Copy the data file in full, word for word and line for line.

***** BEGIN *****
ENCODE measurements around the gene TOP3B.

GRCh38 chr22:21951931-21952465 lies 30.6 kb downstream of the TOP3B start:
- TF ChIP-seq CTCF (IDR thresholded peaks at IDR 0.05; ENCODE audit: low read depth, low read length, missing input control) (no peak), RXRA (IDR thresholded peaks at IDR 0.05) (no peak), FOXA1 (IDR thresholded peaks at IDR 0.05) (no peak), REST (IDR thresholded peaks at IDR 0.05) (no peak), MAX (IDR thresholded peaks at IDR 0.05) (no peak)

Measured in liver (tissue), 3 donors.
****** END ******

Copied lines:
ENCODE measurements around the gene TOP3B.

GRCh38 chr22:21951931-21952465 lies 30.6 kb downstream of the TOP3B start:
- TF ChIP-seq CTCF (IDR thresholded peaks at IDR 0.05; ENCODE audit: low read depth, low read length, missing input control) (no peak), RXRA (IDR thresholded peaks at IDR 0.05) (no peak), FOXA1 (IDR thresholded peaks at IDR 0.05) (no peak), REST (IDR thresholded peaks at IDR 0.05) (no peak), MAX (IDR thresholded peaks at IDR 0.05) (no peak)

Measured in liver (tissue), 3 donors.